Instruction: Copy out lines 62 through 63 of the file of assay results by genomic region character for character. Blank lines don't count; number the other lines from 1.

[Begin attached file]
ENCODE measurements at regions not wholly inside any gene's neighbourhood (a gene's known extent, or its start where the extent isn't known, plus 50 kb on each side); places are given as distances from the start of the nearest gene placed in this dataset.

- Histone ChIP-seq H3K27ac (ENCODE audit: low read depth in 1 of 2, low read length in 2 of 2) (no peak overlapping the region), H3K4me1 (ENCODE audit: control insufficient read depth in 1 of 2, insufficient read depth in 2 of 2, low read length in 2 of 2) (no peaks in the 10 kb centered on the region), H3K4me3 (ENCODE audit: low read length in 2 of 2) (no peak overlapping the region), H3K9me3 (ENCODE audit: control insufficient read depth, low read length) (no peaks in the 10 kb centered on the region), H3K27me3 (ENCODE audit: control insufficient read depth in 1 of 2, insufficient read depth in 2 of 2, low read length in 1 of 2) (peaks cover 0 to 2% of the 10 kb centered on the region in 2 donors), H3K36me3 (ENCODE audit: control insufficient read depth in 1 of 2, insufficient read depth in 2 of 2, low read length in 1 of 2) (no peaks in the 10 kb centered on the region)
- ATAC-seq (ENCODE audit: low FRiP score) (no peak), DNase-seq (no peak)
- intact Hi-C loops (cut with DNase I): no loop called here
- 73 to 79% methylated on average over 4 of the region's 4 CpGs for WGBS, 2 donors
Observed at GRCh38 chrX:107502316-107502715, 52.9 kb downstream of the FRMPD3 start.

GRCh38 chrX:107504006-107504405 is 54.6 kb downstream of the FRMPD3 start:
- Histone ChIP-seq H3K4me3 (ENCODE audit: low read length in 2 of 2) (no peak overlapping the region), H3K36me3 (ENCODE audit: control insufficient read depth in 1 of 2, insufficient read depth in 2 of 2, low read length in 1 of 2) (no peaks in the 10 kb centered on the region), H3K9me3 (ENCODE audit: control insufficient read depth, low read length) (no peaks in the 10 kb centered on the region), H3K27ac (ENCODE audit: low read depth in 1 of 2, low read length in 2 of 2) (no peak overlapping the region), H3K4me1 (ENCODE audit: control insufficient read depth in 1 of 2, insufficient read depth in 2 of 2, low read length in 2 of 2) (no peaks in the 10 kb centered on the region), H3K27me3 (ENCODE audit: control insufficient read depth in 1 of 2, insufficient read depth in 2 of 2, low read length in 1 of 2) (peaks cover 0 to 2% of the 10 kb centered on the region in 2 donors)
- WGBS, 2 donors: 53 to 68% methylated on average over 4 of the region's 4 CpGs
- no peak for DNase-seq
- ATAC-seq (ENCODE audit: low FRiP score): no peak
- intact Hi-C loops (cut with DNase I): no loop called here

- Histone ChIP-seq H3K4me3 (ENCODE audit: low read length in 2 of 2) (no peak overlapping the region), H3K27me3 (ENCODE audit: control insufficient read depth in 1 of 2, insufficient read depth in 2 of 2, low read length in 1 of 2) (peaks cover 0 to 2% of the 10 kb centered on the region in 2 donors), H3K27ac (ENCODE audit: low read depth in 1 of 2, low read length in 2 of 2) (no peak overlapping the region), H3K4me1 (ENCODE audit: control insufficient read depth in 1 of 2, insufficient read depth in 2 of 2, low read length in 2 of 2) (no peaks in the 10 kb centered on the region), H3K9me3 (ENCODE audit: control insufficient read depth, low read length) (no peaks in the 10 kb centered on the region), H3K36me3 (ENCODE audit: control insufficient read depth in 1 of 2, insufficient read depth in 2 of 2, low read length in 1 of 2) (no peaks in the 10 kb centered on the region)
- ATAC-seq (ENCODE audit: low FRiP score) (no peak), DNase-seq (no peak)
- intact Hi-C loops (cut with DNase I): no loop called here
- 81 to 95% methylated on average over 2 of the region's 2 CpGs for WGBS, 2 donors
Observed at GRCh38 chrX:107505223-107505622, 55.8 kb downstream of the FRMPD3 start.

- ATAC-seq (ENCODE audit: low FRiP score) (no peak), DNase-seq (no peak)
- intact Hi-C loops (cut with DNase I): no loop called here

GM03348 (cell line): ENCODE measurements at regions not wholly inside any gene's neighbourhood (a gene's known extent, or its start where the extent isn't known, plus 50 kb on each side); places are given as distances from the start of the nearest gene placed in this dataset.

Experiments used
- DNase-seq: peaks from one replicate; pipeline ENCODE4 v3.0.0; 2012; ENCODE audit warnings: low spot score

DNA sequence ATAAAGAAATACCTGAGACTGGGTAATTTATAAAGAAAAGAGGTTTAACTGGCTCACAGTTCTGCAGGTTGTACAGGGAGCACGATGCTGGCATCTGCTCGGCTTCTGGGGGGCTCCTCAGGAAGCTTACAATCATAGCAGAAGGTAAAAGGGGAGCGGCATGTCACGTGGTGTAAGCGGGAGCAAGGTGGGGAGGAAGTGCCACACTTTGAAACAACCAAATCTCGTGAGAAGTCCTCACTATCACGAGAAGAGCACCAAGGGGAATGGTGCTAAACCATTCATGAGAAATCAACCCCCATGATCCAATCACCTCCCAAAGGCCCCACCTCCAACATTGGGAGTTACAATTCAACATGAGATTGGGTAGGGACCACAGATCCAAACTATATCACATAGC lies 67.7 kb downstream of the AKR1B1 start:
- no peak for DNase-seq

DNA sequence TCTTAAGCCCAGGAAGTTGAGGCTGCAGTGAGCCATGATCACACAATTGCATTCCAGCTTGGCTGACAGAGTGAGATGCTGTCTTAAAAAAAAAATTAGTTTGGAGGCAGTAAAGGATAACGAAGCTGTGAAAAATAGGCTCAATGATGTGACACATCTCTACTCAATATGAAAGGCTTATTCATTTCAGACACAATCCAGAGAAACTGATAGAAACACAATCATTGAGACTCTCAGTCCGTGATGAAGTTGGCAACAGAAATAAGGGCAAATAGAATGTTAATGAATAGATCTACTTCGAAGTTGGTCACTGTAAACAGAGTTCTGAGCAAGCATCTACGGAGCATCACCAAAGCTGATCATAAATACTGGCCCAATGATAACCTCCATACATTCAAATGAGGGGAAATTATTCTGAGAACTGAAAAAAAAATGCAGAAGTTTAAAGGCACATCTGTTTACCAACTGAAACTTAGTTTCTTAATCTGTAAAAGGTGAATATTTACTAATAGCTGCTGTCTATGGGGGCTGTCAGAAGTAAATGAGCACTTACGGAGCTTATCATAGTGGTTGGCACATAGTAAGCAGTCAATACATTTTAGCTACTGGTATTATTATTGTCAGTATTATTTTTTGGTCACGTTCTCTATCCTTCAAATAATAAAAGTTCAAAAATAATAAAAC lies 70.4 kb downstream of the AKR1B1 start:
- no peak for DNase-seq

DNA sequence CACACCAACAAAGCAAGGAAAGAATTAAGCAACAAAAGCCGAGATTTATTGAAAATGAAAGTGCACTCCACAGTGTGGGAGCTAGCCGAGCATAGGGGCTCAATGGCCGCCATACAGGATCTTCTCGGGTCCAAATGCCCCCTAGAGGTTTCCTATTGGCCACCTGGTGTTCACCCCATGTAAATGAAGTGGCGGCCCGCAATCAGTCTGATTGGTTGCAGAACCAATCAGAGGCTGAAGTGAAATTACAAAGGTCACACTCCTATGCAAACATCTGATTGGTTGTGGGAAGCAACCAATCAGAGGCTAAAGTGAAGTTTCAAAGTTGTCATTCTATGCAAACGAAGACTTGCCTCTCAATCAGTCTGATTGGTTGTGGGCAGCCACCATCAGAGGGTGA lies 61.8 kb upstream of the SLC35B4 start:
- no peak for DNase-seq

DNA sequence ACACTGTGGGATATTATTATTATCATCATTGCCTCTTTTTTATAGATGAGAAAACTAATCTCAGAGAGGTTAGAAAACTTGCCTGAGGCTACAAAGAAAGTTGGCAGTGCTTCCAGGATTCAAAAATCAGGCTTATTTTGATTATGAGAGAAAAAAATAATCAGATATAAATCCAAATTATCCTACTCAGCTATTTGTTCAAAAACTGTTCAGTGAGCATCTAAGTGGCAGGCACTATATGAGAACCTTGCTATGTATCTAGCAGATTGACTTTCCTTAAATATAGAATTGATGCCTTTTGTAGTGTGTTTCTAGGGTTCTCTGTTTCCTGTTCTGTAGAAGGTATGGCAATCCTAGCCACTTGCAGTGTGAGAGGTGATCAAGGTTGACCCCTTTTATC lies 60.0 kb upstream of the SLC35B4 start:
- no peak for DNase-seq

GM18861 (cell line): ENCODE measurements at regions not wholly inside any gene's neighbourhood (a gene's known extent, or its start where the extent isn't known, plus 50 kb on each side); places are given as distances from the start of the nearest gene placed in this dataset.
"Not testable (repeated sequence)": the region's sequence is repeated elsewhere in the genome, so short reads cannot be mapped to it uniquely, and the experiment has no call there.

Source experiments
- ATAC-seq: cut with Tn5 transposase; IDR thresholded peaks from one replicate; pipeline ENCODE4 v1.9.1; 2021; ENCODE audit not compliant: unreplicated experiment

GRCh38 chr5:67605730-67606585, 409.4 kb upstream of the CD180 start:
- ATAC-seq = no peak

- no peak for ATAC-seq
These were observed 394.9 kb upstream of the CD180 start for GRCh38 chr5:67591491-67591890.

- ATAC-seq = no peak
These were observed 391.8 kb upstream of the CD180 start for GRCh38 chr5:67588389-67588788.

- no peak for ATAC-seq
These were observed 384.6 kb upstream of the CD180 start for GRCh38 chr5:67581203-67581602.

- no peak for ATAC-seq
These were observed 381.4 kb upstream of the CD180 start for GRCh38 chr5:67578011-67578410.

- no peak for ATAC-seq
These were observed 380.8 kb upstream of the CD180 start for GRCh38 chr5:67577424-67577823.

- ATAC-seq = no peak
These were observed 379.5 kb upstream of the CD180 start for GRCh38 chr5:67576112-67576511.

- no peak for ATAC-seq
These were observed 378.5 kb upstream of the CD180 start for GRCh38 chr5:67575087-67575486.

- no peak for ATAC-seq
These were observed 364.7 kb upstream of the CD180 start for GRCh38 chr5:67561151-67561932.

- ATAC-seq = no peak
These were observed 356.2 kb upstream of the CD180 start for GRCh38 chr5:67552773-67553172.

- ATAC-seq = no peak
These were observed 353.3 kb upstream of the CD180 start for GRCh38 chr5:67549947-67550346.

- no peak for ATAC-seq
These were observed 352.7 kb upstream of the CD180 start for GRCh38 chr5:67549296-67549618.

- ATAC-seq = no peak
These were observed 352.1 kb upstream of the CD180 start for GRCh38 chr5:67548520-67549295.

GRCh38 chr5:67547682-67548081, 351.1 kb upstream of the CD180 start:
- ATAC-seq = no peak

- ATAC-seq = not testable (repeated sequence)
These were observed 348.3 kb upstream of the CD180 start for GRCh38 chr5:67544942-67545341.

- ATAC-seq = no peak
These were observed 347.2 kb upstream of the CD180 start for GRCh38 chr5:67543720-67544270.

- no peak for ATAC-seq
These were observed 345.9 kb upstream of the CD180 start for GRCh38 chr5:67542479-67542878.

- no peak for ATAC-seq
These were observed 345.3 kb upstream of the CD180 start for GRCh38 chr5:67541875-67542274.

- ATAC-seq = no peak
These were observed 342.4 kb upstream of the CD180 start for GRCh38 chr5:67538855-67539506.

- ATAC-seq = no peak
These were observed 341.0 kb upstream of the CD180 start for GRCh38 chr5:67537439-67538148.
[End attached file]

- ATAC-seq = no peak

- ATAC-seq = not testable (repeated sequence)